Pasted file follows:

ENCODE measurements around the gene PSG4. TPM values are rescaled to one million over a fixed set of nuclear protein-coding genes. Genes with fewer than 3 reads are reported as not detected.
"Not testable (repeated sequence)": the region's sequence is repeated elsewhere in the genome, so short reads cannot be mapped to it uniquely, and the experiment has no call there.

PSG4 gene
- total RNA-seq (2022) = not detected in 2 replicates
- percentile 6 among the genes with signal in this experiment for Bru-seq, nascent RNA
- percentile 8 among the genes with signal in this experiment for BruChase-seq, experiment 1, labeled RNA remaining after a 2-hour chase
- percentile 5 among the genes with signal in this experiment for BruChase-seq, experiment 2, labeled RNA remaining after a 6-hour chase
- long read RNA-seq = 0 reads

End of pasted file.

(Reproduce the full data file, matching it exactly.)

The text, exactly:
ENCODE measurements around the gene PSG4. TPM values are rescaled to one million over a fixed set of nuclear protein-coding genes. Genes with fewer than 3 reads are reported as not detected.
"Not testable (repeated sequence)": the region's sequence is repeated elsewhere in the genome, so short reads cannot be mapped to it uniquely, and the experiment has no call there.

PSG4 gene
- total RNA-seq (2022) = not detected in 2 replicates
- percentile 6 among the genes with signal in this experiment for Bru-seq, nascent RNA
- percentile 8 among the genes with signal in this experiment for BruChase-seq, experiment 1, labeled RNA remaining after a 2-hour chase
- percentile 5 among the genes with signal in this experiment for BruChase-seq, experiment 2, labeled RNA remaining after a 6-hour chase
- long read RNA-seq = 0 reads